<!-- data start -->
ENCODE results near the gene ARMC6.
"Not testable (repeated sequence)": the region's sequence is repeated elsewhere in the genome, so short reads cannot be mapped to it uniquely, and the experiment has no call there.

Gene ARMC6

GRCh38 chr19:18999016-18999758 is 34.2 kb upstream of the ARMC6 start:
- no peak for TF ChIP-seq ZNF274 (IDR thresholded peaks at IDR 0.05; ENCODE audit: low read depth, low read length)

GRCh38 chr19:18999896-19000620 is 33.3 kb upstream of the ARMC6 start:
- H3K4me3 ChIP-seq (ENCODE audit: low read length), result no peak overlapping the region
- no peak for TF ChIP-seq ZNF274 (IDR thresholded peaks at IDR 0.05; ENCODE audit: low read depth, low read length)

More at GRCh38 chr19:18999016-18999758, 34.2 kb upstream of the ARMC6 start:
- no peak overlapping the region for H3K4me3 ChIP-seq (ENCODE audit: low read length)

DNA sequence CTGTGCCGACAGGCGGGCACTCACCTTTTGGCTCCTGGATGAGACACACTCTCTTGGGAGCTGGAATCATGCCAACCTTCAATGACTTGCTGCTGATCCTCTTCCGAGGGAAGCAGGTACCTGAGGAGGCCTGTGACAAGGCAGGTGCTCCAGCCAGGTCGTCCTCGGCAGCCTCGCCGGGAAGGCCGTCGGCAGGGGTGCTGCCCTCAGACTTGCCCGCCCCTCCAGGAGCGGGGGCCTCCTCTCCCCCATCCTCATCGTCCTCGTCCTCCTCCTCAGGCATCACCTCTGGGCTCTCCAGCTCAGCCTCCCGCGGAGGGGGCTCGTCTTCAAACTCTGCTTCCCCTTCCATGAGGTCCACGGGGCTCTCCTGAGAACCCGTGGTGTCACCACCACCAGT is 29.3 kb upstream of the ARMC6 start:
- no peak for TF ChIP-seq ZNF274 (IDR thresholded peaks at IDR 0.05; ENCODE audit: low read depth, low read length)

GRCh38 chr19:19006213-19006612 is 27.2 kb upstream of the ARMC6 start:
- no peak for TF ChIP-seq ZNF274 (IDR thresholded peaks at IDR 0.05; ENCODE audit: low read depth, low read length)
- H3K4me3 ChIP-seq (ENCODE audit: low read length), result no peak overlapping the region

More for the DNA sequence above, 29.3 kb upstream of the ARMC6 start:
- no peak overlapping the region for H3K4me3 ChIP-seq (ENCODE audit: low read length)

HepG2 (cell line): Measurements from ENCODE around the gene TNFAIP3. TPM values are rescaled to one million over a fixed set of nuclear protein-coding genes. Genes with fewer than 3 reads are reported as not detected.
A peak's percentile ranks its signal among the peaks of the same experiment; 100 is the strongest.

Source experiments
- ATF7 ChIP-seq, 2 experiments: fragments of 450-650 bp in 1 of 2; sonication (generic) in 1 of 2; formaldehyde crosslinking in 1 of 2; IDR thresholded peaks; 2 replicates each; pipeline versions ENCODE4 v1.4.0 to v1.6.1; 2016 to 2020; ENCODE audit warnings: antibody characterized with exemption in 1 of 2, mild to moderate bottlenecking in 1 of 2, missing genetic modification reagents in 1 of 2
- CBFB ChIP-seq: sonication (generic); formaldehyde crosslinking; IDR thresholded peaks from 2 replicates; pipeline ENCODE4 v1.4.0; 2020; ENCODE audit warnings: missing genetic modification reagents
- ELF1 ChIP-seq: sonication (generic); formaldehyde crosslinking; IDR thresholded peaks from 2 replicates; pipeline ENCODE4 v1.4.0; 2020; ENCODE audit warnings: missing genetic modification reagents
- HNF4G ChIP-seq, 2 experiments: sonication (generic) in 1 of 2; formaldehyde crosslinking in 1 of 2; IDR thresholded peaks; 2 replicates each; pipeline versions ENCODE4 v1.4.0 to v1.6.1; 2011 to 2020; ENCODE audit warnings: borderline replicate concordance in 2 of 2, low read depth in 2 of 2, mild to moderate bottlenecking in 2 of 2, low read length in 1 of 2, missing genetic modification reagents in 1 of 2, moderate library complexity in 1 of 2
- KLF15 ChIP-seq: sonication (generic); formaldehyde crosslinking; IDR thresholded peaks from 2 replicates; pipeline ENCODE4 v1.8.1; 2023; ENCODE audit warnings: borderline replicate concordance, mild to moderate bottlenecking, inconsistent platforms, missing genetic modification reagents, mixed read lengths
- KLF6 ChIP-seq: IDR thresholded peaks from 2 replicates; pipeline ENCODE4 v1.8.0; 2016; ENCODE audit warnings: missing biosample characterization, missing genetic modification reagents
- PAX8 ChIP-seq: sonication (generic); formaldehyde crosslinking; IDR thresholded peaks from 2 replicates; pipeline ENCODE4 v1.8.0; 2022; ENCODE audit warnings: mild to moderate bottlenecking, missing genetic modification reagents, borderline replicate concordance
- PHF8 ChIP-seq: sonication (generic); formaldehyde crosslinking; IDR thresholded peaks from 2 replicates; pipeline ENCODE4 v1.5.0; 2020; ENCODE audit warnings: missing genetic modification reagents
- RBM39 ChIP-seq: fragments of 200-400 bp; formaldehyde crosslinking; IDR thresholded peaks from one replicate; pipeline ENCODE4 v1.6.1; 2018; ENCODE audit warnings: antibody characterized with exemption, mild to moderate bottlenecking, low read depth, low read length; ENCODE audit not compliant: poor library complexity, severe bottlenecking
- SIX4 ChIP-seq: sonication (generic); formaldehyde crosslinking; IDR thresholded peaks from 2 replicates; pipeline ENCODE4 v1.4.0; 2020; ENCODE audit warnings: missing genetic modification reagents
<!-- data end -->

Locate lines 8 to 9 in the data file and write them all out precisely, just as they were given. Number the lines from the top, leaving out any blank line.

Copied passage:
- no peak for TF ChIP-seq ZNF274 (IDR thresholded peaks at IDR 0.05; ENCODE audit: low read depth, low read length)

More at GRCh38 chr19:18999016-18999758, 34.2 kb upstream of the ARMC6 start: